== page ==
... And he lifted up his eyes on his disciples, and said:  "Blessed are you poor, for yours is the kingdom of God.  Blessed are you that hunger now, for you shall be satisfied. Blessed are you that weep now, for you shall laugh.  Blessed are you when men hate you, and when they exclude you and revile you, and cast out your name as evil, on account of the Son of man!  Rejoice in that day, and leap for joy, for behold, your reward is great in heaven; for so their fathers did to the prophets.   (LK. 6:20-23)

Fr. Thomas Hopko, in his book The Winter Pascha, wrote the following about Blessed Fr. Herman:

By American standards, Saint Herman of Alaska, like the Lord Jesus Himself, was a miserable failure. He made no name for himself.  He was not in the public eye.  He wielded no power. He owned no property.  He had few possessions, if any at all.  He had no worldly prestige. He played no role in human affairs.  He partook of no carnal pleasures. He made no money. He died in obscurity among outcast people.  
Yet today, more than a hundred years after his death, his icon is venerated in thousands of churches and his name is honored by millions of people whom he is still trying to teach to seek the kingdom of God and its righteousness which has been brought to the world by the King who was born in a cavern and killed on a cross. The example of this man is crucial to the celebration of Christmas - especially in America.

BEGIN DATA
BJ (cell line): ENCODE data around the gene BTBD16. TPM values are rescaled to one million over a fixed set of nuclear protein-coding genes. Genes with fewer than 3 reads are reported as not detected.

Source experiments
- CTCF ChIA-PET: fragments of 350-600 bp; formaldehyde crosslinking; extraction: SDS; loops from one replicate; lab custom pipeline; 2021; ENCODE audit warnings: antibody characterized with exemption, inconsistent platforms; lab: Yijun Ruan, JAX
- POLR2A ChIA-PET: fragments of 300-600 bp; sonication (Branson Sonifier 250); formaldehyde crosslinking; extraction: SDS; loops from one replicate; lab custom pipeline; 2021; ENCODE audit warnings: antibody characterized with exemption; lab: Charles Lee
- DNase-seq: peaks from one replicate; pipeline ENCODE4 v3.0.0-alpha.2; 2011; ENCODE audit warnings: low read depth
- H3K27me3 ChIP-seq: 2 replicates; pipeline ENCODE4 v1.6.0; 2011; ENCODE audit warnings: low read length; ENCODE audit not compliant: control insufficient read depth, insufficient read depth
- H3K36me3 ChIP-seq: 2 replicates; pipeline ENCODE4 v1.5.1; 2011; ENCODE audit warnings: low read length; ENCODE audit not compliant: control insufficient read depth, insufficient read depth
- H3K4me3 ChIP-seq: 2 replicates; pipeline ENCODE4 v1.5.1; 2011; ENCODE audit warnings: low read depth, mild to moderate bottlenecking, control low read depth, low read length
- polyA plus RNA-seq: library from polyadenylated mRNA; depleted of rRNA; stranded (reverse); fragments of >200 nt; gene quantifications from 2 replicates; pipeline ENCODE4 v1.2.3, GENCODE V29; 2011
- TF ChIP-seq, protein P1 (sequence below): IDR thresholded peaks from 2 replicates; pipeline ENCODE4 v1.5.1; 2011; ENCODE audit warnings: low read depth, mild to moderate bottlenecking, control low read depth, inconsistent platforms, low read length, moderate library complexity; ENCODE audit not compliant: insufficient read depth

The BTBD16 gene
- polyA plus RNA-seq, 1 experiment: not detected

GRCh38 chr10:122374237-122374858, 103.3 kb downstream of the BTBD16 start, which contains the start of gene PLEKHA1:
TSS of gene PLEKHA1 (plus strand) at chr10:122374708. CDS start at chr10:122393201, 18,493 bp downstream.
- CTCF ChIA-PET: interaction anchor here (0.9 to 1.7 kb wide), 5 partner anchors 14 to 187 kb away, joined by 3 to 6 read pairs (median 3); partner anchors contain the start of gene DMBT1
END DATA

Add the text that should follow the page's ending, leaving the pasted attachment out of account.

What Fr. Thomas wrote was certainly true of Blessed Fr. Herman, and by way of extension these words accurately describe the perception that many of "this world" will have toward the saints of God - "losers" with very little to show for themselves. Yet, how the Gospel overturns the ways of the world!  And still it is the world that has such a strong pull on our desires and goals.  Truly, the ways of the human heart are mysterious.

The saints give us insight to this "other way" of the Gospel, offering us inspiration and flesh and blood examples of an evangelical life as we continue the North American legacy of Blessed Fr. Herman into the 21st century.

Our parish website has a wealth of material about St. Herman of Alaska.  Here is the link to all of those wonderful resources for your convenience:

Friday, December 11, 2015

The Nativity Narratives

Dear Parish Faithful,

Something a bit different this Friday morning ...

The Evangelist Luke
At yesterday's morning Bible Study, our participants were "treated" to a surprise - a "pop quiz" that dealt with the Nativity narratives in the Gospels of Sts. Matthew (1-2) and Luke (1-2). The group was overjoyed.